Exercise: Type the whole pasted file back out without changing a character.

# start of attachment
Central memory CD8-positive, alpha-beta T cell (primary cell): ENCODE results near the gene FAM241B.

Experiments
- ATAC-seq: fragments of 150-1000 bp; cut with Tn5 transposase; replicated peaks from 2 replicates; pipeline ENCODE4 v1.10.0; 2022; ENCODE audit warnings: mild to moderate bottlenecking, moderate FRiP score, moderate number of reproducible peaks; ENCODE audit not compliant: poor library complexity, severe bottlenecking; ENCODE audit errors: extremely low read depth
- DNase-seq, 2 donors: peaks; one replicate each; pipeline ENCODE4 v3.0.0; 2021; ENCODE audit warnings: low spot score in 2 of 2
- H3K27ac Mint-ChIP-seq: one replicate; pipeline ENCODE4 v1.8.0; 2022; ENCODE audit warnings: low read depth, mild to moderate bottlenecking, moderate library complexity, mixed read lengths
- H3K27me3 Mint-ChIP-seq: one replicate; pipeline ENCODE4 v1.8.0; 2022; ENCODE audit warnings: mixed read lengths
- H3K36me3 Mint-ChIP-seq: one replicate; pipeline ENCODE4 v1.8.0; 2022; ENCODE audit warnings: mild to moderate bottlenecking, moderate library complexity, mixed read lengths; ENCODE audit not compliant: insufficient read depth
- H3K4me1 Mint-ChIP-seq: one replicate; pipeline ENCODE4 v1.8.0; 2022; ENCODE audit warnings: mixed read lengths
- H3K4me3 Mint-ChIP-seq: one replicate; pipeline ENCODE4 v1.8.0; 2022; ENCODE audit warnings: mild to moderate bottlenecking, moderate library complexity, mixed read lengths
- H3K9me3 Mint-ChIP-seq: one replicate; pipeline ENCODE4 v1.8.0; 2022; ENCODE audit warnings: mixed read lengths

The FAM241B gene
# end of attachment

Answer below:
Central memory CD8-positive, alpha-beta T cell (primary cell): ENCODE results near the gene FAM241B.

Experiments
- ATAC-seq: fragments of 150-1000 bp; cut with Tn5 transposase; replicated peaks from 2 replicates; pipeline ENCODE4 v1.10.0; 2022; ENCODE audit warnings: mild to moderate bottlenecking, moderate FRiP score, moderate number of reproducible peaks; ENCODE audit not compliant: poor library complexity, severe bottlenecking; ENCODE audit errors: extremely low read depth
- DNase-seq, 2 donors: peaks; one replicate each; pipeline ENCODE4 v3.0.0; 2021; ENCODE audit warnings: low spot score in 2 of 2
- H3K27ac Mint-ChIP-seq: one replicate; pipeline ENCODE4 v1.8.0; 2022; ENCODE audit warnings: low read depth, mild to moderate bottlenecking, moderate library complexity, mixed read lengths
- H3K27me3 Mint-ChIP-seq: one replicate; pipeline ENCODE4 v1.8.0; 2022; ENCODE audit warnings: mixed read lengths
- H3K36me3 Mint-ChIP-seq: one replicate; pipeline ENCODE4 v1.8.0; 2022; ENCODE audit warnings: mild to moderate bottlenecking, moderate library complexity, mixed read lengths; ENCODE audit not compliant: insufficient read depth
- H3K4me1 Mint-ChIP-seq: one replicate; pipeline ENCODE4 v1.8.0; 2022; ENCODE audit warnings: mixed read lengths
- H3K4me3 Mint-ChIP-seq: one replicate; pipeline ENCODE4 v1.8.0; 2022; ENCODE audit warnings: mild to moderate bottlenecking, moderate library complexity, mixed read lengths
- H3K9me3 Mint-ChIP-seq: one replicate; pipeline ENCODE4 v1.8.0; 2022; ENCODE audit warnings: mixed read lengths

The FAM241B gene